Three-dimensional computed tomographic angiography in the preoperative evaluation of cerebrovascular lesions

Neurosurgery. 1995 Feb;36(2):320-6; discussion 326-7. doi: 10.1227/00006123-199502000-00011.


Although three-dimensional computed tomographic angiography was developed as a screening tool for use in patients with suspected cerebrovascular disease, this imaging modality has also proven to be of value in surgical planning for patients with large or unusual vascular lesions of the brain. The three-dimensional images generated by this technique yield valuable information regarding the size and configuration of intracranial aneurysms and vascular malformations, the presence and extent of intra-aneurysmal thrombus, the relationship of the vascular lesion to other cerebrovascular or skeletal structures, aneurysm wall thickness, and the presence and orientation of an aneurysm neck. The use of three-dimensional computed tomographic angiography in representative cases of patients with large or unusual cerebrovascular lesions is presented. It has been our experience that this imaging modality displays anatomical information that is not readily available from standard, intra-arterial angiography, provides better detail for surgical planning than magnetic resonance angiography, and is less expensive than either of these other imaging modalities.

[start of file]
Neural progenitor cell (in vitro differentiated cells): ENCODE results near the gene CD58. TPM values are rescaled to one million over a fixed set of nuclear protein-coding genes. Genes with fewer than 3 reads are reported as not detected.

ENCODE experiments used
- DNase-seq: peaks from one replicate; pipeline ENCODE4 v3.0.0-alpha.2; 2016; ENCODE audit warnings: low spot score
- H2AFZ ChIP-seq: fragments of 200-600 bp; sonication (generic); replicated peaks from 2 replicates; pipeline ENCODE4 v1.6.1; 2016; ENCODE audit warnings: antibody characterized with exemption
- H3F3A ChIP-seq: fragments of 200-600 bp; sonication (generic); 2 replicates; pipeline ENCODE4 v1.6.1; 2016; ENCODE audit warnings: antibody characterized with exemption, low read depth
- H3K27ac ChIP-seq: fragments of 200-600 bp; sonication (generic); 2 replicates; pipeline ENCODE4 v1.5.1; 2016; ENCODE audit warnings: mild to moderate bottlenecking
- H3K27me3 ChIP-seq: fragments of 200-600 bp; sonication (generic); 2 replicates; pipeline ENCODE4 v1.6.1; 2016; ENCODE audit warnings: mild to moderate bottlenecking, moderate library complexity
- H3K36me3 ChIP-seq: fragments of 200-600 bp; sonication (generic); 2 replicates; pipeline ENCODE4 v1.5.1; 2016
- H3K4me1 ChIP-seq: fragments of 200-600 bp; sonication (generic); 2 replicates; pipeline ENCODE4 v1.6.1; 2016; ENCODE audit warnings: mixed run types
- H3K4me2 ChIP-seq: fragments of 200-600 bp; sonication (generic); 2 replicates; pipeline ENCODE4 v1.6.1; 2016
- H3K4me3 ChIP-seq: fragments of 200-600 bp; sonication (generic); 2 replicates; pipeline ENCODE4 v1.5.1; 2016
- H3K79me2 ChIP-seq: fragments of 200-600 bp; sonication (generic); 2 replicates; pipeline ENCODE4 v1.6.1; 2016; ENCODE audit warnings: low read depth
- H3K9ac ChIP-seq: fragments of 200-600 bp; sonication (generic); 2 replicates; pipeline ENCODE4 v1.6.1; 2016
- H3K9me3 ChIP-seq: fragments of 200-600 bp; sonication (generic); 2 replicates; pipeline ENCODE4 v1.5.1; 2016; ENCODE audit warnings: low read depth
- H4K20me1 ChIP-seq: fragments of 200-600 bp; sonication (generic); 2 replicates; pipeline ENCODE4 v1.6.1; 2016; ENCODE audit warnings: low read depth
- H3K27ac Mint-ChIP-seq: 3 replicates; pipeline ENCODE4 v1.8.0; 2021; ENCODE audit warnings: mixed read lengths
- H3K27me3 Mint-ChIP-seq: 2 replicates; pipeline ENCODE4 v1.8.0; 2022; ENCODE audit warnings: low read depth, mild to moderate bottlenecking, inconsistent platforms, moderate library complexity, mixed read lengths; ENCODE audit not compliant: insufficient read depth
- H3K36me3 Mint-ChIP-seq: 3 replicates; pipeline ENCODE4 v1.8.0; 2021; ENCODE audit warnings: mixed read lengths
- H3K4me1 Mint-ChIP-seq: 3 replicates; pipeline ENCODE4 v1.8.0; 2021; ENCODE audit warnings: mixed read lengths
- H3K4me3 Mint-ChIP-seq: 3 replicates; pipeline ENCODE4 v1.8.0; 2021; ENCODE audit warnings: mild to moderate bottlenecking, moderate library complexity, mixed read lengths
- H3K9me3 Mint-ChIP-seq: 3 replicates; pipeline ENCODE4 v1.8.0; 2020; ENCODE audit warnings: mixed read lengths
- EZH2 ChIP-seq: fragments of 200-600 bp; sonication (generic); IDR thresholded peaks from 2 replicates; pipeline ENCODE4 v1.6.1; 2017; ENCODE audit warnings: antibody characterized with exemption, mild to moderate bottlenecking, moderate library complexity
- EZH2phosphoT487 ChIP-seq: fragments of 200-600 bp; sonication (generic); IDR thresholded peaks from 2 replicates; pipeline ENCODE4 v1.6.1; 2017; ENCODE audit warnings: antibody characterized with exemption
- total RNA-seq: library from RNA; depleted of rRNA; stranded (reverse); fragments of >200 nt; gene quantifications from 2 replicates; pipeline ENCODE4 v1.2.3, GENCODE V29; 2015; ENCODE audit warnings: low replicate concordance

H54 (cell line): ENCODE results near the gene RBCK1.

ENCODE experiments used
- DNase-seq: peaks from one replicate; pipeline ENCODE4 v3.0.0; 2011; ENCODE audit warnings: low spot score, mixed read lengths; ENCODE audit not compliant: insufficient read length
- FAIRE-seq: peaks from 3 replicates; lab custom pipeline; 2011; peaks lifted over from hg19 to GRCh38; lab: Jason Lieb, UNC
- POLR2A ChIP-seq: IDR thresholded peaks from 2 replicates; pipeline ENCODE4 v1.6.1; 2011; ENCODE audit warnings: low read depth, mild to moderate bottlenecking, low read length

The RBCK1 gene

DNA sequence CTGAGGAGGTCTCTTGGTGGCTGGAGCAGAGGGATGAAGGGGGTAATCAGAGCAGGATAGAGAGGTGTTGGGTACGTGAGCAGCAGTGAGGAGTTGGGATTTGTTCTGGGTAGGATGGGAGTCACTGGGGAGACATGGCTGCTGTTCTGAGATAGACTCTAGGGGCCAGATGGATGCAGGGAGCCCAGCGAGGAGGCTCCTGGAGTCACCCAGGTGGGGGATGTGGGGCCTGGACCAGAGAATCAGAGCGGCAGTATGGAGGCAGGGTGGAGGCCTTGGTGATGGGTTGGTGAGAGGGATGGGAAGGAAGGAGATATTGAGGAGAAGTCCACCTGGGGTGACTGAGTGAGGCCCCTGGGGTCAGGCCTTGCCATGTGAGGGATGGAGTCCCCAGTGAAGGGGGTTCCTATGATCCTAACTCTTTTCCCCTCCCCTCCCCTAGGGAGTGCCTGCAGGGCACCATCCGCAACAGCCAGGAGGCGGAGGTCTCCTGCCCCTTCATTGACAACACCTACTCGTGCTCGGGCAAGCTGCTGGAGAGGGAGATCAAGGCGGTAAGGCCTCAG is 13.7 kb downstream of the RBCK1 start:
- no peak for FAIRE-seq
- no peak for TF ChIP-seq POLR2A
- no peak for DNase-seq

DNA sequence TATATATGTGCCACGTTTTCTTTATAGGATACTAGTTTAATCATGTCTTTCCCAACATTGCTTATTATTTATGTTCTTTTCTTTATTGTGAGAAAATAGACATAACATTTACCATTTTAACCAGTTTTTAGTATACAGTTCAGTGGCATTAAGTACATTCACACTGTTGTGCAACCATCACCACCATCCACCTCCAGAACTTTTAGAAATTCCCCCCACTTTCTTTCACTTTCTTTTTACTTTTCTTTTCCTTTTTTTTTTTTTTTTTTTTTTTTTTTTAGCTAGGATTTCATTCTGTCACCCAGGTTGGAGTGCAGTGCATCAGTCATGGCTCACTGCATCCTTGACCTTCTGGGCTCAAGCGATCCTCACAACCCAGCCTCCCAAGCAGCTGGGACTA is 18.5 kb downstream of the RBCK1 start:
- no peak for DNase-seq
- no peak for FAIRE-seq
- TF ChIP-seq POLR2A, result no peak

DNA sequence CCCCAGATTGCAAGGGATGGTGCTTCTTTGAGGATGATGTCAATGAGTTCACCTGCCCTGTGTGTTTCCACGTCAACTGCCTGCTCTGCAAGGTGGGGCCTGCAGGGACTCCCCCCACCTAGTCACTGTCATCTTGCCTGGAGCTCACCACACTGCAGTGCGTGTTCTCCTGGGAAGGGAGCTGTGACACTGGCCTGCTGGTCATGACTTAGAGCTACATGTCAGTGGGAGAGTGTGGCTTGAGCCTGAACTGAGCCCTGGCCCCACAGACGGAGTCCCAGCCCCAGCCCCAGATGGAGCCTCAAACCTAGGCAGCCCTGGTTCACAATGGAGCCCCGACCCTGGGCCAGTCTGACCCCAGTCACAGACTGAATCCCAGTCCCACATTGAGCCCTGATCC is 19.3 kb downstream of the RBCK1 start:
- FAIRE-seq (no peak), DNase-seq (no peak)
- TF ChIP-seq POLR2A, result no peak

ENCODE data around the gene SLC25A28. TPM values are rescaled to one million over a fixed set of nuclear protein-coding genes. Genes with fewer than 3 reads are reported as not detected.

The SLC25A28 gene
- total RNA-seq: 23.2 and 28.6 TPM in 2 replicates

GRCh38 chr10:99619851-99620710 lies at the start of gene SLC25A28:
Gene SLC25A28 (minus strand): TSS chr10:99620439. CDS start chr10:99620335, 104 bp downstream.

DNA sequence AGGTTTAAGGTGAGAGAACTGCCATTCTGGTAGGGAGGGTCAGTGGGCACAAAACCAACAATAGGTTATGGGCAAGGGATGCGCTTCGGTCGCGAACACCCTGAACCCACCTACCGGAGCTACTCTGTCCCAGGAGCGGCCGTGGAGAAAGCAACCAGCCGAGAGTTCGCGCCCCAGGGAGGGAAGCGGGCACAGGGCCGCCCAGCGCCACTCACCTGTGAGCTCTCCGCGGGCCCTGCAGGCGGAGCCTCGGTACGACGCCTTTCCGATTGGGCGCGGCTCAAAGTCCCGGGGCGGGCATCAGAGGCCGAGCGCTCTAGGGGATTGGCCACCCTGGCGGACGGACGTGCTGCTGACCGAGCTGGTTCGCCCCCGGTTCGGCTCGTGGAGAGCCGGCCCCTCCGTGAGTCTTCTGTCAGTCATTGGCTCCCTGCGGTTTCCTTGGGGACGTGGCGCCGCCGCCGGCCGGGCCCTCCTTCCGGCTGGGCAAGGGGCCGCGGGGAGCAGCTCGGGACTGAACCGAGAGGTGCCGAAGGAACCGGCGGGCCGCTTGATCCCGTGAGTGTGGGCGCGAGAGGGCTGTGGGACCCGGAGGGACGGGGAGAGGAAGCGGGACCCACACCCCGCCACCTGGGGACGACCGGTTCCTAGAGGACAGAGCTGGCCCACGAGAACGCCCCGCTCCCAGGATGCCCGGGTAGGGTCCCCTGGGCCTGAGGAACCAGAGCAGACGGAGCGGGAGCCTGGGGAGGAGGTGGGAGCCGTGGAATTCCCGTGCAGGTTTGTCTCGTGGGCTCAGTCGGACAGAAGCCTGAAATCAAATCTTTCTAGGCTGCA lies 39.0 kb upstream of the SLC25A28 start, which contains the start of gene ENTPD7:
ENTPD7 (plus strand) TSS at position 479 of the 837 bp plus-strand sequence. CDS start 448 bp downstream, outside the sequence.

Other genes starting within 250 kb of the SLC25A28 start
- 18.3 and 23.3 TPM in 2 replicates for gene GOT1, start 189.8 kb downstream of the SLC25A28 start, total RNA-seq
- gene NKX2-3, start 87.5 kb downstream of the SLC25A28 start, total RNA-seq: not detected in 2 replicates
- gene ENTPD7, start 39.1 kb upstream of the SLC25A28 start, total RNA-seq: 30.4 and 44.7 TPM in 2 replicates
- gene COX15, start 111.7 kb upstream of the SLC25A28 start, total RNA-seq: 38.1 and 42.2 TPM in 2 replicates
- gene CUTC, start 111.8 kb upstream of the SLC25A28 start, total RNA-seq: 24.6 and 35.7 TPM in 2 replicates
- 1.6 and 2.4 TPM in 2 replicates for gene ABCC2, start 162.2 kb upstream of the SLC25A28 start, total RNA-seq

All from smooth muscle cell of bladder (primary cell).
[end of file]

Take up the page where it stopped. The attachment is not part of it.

Publication types

  • Case Reports

MeSH terms

  • Adult
  • Aged
  • Carotid Arteries / diagnostic imaging
  • Cerebral Angiography / economics
  • Cerebral Angiography / methods*
  • Female
  • Health Care Costs
  • Humans
  • Image Processing, Computer-Assisted
  • Intracranial Aneurysm / diagnostic imaging*
  • Intracranial Aneurysm / surgery
  • Intracranial Arteriovenous Malformations / diagnostic imaging*
  • Intracranial Arteriovenous Malformations / surgery
  • Magnetic Resonance Angiography / economics
  • Male
  • Middle Aged
  • Preoperative Care
  • Subtraction Technique / economics
  • Tomography, X-Ray Computed* / economics
  • Tomography, X-Ray Computed* / methods